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J Clin Psychiatry. 2012 Jan;73(1):121-8. doi: 10.4088/JCP.10m06574. Epub 2011 Sep 6.

Effect of second-generation antipsychotics on caregiver burden in Alzheimer's disease.

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Veterans Affairs New England Mental Illness Research, Education and Clinical Center, West Haven, CT, USA.



Alzheimer's disease (AD) imposes a severe burden upon patients and their caregivers. Severity of psychiatric symptoms and behavioral disturbances is an important determinant of caregivers' experience of burden. These symptoms may be improved with atypical antipsychotic treatment.


Data from the Clinical Antipsychotic Trials of Intervention Effectiveness-Alzheimer's Disease (CATIE-AD) trial were used to evaluate the effect of atypical antipsychotics versus placebo on the experiences of caregivers of outpatients with AD.


We compared the effect of atypical antipsychotic drugs (olanzapine, risperidone, or quetiapine-considered together as a group) versus placebo on the experiences of caregivers of AD outpatients (diagnosed according to DSM-IV-TR). We also evaluated whether improvement in patients' psychiatric and behavioral symptoms mediated the relationship between drug treatment and caregiver burden. The CATIE-AD trial, conducted from April 2001 through November 2004, included outpatients (mean age = 77.9 years [SD = 7.5 years]) in usual care settings and assessed treatment effectiveness over a 9-month period at 42 US sites. In a set of secondary analyses, data from CATIE-AD participants who had at least 1 postbaseline outcome assessment and data from their caregivers were examined in an intention-to-treat (ITT) analysis (N = 361). A phase 1-only analysis was conducted including only observations while patients were receiving the initially randomized drug (N = 153). The Burden Interview, the Beck Depression Inventory, and the Neuropsychiatric Inventory (NPI) Caregiver Distress Scale were used to evaluate caregiver burden.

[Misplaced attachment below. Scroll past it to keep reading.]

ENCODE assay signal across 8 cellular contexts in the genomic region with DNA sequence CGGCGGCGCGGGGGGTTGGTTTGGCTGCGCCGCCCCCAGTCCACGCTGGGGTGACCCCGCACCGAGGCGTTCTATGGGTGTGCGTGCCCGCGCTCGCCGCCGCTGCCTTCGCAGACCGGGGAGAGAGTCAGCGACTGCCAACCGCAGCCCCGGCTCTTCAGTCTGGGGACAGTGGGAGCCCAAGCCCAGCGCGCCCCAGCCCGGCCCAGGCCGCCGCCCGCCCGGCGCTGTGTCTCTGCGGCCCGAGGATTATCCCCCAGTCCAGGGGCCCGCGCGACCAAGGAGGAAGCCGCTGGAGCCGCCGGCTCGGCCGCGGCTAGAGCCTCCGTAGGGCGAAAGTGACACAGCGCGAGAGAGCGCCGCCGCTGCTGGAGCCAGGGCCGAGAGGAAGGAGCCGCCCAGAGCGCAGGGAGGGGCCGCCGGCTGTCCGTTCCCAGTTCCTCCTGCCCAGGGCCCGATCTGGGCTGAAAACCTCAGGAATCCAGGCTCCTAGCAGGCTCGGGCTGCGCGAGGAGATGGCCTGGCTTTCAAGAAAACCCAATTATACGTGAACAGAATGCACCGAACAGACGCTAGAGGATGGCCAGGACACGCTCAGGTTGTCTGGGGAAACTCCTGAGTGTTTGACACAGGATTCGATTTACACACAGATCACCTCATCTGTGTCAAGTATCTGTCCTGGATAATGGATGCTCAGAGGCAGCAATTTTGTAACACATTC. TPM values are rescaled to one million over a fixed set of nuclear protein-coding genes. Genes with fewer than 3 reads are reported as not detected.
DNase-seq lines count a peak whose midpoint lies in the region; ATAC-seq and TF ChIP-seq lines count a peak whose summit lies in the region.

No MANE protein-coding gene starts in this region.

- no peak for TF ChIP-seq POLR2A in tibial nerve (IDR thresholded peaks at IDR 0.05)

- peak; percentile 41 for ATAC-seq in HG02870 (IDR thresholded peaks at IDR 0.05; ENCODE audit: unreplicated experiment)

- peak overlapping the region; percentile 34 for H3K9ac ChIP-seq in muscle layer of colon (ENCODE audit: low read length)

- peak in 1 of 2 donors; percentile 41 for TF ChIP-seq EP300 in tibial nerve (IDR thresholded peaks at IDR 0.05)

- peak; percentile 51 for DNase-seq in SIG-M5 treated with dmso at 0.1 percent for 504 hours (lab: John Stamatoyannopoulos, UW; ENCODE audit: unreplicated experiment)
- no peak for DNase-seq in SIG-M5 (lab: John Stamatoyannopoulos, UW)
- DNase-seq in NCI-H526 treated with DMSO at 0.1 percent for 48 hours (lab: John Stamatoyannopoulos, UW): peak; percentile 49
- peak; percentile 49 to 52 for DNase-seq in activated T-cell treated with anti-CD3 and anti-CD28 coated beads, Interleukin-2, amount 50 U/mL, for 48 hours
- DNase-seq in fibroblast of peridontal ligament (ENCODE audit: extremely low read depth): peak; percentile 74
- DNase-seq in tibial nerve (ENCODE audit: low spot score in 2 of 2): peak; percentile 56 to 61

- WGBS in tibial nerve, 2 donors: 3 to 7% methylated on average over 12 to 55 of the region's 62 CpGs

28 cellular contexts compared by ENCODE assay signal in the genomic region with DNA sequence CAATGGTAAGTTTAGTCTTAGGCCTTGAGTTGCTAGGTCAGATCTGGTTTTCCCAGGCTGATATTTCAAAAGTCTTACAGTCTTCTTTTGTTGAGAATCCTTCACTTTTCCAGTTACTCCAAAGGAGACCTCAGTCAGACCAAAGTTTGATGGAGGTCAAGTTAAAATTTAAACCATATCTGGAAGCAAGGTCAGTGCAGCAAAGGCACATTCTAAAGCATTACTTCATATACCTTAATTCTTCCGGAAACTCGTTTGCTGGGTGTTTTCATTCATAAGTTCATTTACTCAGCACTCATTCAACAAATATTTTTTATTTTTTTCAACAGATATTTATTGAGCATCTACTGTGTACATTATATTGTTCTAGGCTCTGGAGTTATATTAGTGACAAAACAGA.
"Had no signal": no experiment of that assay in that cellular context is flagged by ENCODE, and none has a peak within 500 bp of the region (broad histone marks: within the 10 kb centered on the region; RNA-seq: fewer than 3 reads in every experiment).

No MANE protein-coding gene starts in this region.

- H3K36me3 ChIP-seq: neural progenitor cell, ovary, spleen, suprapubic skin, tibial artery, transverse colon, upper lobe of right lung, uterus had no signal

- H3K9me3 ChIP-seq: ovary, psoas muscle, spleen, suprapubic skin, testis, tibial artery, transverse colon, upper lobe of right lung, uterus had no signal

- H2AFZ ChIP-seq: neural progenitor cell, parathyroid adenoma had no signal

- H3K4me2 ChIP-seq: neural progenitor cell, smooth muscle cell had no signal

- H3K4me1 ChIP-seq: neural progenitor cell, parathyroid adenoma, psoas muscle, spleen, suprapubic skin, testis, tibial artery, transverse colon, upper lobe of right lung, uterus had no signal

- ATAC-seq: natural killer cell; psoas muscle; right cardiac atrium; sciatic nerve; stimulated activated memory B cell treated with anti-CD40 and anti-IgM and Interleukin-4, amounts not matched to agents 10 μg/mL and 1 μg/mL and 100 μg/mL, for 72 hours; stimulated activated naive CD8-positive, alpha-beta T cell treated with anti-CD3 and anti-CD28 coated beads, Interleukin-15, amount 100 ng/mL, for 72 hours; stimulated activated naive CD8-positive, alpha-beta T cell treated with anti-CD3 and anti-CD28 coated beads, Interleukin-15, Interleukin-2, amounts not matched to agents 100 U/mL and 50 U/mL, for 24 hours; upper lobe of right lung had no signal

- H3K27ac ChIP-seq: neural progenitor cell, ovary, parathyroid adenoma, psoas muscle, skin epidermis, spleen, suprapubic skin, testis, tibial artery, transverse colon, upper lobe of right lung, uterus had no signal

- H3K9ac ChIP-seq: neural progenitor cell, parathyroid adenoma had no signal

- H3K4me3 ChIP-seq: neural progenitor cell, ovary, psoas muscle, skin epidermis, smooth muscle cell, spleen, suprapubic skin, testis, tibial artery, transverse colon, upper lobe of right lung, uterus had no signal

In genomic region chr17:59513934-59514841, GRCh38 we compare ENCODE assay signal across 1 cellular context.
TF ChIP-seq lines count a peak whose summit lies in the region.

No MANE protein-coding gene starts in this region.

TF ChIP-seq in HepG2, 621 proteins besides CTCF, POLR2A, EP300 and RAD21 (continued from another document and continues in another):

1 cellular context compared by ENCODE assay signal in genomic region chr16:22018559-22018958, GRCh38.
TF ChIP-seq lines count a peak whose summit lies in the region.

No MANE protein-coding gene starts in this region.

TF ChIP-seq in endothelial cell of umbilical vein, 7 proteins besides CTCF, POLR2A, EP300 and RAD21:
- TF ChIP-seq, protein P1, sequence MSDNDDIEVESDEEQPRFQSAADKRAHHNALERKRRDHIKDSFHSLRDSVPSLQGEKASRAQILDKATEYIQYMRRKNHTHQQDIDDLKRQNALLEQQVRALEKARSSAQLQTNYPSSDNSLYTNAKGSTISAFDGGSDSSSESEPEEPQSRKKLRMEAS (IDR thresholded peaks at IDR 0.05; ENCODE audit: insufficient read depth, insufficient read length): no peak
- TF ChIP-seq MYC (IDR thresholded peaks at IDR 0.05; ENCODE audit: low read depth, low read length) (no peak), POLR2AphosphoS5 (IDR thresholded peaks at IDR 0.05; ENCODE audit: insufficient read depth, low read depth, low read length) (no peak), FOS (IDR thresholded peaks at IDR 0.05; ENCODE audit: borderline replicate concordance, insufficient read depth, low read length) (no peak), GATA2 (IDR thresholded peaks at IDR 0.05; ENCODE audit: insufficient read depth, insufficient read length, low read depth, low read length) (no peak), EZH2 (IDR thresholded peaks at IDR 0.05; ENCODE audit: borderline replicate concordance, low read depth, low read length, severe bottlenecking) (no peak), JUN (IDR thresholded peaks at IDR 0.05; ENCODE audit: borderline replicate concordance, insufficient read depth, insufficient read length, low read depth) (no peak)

In both ITT and phase 1-only analyses, caregivers of patients treated with second-generation antipsychotics scored significantly lower than caregivers of patients receiving placebo on both the Burden Interview (P = .0090) and the NPI Caregiver Distress Scale (P = .0209). These differences appeared to have been mediated by lower levels of agitation, hostility, and psychotic distortions.


In AD patients with symptoms of psychosis, agitation, or aggressive behavior, medications can have a small but significant impact on caregiver burden.

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